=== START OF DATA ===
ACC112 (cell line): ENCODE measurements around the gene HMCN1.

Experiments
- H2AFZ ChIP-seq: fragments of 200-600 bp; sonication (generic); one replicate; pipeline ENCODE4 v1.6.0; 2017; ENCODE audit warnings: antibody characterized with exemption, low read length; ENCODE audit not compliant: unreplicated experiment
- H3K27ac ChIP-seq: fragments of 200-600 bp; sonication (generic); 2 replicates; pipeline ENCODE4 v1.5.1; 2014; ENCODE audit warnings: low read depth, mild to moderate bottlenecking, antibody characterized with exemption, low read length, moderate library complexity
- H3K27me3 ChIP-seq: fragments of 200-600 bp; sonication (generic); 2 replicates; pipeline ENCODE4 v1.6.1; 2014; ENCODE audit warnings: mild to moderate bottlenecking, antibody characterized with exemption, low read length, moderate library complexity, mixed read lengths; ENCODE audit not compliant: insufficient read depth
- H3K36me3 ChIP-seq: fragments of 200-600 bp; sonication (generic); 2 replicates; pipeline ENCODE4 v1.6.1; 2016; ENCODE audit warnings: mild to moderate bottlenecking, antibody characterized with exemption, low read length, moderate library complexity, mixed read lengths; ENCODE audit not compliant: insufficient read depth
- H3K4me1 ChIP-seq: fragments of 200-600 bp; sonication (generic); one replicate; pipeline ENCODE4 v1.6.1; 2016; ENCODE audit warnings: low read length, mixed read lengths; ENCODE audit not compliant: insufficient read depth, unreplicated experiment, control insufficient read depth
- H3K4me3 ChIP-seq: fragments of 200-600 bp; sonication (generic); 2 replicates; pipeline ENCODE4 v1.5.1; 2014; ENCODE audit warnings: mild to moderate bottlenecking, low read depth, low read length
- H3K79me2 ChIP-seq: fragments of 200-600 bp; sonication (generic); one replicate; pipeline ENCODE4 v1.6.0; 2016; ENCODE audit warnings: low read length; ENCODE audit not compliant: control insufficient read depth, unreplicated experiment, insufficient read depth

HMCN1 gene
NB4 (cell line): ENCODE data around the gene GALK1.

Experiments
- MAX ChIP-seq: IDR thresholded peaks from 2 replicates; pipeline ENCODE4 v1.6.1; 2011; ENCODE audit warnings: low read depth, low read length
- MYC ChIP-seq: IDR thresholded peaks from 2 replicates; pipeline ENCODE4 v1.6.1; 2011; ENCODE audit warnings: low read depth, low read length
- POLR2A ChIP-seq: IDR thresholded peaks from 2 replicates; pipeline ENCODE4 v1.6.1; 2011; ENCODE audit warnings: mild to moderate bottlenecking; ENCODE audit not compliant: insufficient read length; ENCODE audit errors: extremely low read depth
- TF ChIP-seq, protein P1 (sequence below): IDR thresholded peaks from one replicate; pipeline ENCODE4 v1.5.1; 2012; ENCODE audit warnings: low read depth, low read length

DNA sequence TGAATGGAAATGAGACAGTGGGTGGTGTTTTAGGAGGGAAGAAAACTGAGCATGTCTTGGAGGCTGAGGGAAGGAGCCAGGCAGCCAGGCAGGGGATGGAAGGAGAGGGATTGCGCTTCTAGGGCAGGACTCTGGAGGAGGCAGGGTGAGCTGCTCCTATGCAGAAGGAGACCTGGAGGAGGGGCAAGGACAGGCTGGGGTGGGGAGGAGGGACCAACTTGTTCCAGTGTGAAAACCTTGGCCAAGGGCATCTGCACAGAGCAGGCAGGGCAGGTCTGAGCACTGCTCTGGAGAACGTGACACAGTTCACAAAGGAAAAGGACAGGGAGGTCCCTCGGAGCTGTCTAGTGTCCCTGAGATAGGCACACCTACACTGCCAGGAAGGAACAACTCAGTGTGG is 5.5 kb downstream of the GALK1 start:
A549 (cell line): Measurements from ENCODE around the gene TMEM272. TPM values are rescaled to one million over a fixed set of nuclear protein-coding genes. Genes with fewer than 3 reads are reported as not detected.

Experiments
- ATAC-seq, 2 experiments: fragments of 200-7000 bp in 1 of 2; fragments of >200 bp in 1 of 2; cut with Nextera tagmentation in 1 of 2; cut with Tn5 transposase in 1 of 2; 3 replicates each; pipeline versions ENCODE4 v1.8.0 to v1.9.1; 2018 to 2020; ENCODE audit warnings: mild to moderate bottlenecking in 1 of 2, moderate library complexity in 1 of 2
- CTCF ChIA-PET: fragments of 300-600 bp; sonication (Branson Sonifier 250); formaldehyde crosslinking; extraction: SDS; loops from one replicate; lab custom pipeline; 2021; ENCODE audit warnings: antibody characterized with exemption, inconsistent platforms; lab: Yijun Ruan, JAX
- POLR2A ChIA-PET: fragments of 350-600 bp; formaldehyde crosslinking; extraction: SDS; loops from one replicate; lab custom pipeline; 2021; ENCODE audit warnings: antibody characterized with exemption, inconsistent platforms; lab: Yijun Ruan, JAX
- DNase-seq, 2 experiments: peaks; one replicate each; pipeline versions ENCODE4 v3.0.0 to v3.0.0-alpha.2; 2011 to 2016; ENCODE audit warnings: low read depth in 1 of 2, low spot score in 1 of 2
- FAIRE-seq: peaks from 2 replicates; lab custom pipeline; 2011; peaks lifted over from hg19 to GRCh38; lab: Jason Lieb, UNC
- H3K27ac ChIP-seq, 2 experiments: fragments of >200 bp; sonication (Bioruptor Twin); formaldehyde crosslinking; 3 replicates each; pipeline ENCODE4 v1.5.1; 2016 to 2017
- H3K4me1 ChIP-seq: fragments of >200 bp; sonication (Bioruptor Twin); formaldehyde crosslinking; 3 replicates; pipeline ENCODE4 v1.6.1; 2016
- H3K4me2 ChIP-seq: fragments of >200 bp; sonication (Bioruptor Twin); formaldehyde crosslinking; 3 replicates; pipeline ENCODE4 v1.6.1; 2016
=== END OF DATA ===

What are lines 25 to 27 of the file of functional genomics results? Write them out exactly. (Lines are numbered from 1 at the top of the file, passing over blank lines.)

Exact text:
- H3K27ac ChIP-seq, 2 experiments: fragments of >200 bp; sonication (Bioruptor Twin); formaldehyde crosslinking; 3 replicates each; pipeline ENCODE4 v1.5.1; 2016 to 2017
- H3K4me1 ChIP-seq: fragments of >200 bp; sonication (Bioruptor Twin); formaldehyde crosslinking; 3 replicates; pipeline ENCODE4 v1.6.1; 2016
- H3K4me2 ChIP-seq: fragments of >200 bp; sonication (Bioruptor Twin); formaldehyde crosslinking; 3 replicates; pipeline ENCODE4 v1.6.1; 2016